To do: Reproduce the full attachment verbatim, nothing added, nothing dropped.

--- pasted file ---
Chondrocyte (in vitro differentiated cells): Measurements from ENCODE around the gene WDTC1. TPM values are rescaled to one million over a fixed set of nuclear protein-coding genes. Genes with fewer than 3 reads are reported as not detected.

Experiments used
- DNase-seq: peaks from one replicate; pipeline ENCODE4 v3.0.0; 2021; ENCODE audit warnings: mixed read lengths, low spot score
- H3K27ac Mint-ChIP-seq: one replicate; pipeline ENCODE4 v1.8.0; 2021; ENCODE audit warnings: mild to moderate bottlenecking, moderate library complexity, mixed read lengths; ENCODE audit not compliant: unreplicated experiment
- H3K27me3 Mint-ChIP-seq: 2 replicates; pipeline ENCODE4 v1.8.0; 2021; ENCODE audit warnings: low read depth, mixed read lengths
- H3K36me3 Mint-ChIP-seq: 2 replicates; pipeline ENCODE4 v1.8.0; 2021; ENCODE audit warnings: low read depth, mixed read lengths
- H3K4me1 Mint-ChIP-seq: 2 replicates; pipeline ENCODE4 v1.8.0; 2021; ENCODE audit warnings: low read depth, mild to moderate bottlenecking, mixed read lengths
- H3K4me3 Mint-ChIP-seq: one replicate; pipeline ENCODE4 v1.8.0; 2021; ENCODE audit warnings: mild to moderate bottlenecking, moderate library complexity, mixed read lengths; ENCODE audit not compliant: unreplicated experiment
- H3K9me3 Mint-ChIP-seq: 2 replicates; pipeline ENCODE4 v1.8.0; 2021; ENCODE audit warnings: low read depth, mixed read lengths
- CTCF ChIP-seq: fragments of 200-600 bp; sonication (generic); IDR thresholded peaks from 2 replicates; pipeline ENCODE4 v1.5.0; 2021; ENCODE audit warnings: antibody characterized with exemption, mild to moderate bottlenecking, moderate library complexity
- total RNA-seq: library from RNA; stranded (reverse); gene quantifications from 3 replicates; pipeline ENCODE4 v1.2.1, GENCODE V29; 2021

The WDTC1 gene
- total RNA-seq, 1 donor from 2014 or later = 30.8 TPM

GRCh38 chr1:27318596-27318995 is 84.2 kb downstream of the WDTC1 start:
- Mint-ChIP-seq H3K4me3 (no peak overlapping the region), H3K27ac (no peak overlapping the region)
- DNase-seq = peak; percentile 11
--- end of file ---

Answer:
Chondrocyte (in vitro differentiated cells): Measurements from ENCODE around the gene WDTC1. TPM values are rescaled to one million over a fixed set of nuclear protein-coding genes. Genes with fewer than 3 reads are reported as not detected.

Experiments used
- DNase-seq: peaks from one replicate; pipeline ENCODE4 v3.0.0; 2021; ENCODE audit warnings: mixed read lengths, low spot score
- H3K27ac Mint-ChIP-seq: one replicate; pipeline ENCODE4 v1.8.0; 2021; ENCODE audit warnings: mild to moderate bottlenecking, moderate library complexity, mixed read lengths; ENCODE audit not compliant: unreplicated experiment
- H3K27me3 Mint-ChIP-seq: 2 replicates; pipeline ENCODE4 v1.8.0; 2021; ENCODE audit warnings: low read depth, mixed read lengths
- H3K36me3 Mint-ChIP-seq: 2 replicates; pipeline ENCODE4 v1.8.0; 2021; ENCODE audit warnings: low read depth, mixed read lengths
- H3K4me1 Mint-ChIP-seq: 2 replicates; pipeline ENCODE4 v1.8.0; 2021; ENCODE audit warnings: low read depth, mild to moderate bottlenecking, mixed read lengths
- H3K4me3 Mint-ChIP-seq: one replicate; pipeline ENCODE4 v1.8.0; 2021; ENCODE audit warnings: mild to moderate bottlenecking, moderate library complexity, mixed read lengths; ENCODE audit not compliant: unreplicated experiment
- H3K9me3 Mint-ChIP-seq: 2 replicates; pipeline ENCODE4 v1.8.0; 2021; ENCODE audit warnings: low read depth, mixed read lengths
- CTCF ChIP-seq: fragments of 200-600 bp; sonication (generic); IDR thresholded peaks from 2 replicates; pipeline ENCODE4 v1.5.0; 2021; ENCODE audit warnings: antibody characterized with exemption, mild to moderate bottlenecking, moderate library complexity
- total RNA-seq: library from RNA; stranded (reverse); gene quantifications from 3 replicates; pipeline ENCODE4 v1.2.1, GENCODE V29; 2021

The WDTC1 gene
- total RNA-seq, 1 donor from 2014 or later = 30.8 TPM

GRCh38 chr1:27318596-27318995 is 84.2 kb downstream of the WDTC1 start:
- Mint-ChIP-seq H3K4me3 (no peak overlapping the region), H3K27ac (no peak overlapping the region)
- DNase-seq = peak; percentile 11